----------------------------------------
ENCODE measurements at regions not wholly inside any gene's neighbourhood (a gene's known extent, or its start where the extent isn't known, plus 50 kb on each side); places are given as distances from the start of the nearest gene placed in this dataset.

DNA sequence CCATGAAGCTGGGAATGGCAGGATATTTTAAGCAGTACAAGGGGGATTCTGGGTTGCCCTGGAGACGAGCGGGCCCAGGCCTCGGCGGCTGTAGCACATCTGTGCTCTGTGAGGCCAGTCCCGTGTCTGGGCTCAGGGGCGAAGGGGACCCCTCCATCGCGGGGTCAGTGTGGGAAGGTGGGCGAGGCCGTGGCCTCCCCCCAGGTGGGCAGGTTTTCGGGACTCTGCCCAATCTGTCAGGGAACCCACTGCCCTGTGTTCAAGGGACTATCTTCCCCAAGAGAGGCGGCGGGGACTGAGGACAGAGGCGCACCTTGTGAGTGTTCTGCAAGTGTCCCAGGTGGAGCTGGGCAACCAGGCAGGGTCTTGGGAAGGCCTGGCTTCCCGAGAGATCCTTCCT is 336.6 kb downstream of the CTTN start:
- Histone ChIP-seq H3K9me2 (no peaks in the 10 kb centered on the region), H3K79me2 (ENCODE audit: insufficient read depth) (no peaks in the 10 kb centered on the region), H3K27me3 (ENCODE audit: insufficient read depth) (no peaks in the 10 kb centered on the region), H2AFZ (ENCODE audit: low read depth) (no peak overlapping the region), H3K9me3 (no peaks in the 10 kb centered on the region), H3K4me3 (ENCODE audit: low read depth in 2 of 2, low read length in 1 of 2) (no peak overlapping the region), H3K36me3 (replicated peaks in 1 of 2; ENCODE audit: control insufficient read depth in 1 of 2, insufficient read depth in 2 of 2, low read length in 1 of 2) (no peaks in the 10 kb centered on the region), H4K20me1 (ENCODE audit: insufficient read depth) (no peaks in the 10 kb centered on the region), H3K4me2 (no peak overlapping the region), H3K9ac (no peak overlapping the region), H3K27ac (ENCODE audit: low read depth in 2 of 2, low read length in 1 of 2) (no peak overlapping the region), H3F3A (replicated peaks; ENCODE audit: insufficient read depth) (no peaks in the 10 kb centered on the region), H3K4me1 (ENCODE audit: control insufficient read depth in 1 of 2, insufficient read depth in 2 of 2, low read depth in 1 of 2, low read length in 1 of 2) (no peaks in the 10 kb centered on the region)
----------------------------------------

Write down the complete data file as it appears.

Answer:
ENCODE measurements at regions not wholly inside any gene's neighbourhood (a gene's known extent, or its start where the extent isn't known, plus 50 kb on each side); places are given as distances from the start of the nearest gene placed in this dataset.

DNA sequence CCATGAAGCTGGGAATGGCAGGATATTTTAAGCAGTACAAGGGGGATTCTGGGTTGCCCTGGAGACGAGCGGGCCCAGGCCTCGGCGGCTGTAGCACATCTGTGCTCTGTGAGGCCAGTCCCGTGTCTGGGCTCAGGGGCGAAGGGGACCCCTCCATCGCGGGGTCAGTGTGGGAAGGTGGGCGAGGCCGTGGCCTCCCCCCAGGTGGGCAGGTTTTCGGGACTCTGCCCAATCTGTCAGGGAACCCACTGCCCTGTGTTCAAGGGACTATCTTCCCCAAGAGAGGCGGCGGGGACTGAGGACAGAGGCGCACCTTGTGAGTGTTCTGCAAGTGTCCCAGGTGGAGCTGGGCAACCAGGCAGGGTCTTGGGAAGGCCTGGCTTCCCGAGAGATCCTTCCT is 336.6 kb downstream of the CTTN start:
- Histone ChIP-seq H3K9me2 (no peaks in the 10 kb centered on the region), H3K79me2 (ENCODE audit: insufficient read depth) (no peaks in the 10 kb centered on the region), H3K27me3 (ENCODE audit: insufficient read depth) (no peaks in the 10 kb centered on the region), H2AFZ (ENCODE audit: low read depth) (no peak overlapping the region), H3K9me3 (no peaks in the 10 kb centered on the region), H3K4me3 (ENCODE audit: low read depth in 2 of 2, low read length in 1 of 2) (no peak overlapping the region), H3K36me3 (replicated peaks in 1 of 2; ENCODE audit: control insufficient read depth in 1 of 2, insufficient read depth in 2 of 2, low read length in 1 of 2) (no peaks in the 10 kb centered on the region), H4K20me1 (ENCODE audit: insufficient read depth) (no peaks in the 10 kb centered on the region), H3K4me2 (no peak overlapping the region), H3K9ac (no peak overlapping the region), H3K27ac (ENCODE audit: low read depth in 2 of 2, low read length in 1 of 2) (no peak overlapping the region), H3F3A (replicated peaks; ENCODE audit: insufficient read depth) (no peaks in the 10 kb centered on the region), H3K4me1 (ENCODE audit: control insufficient read depth in 1 of 2, insufficient read depth in 2 of 2, low read depth in 1 of 2, low read length in 1 of 2) (no peaks in the 10 kb centered on the region)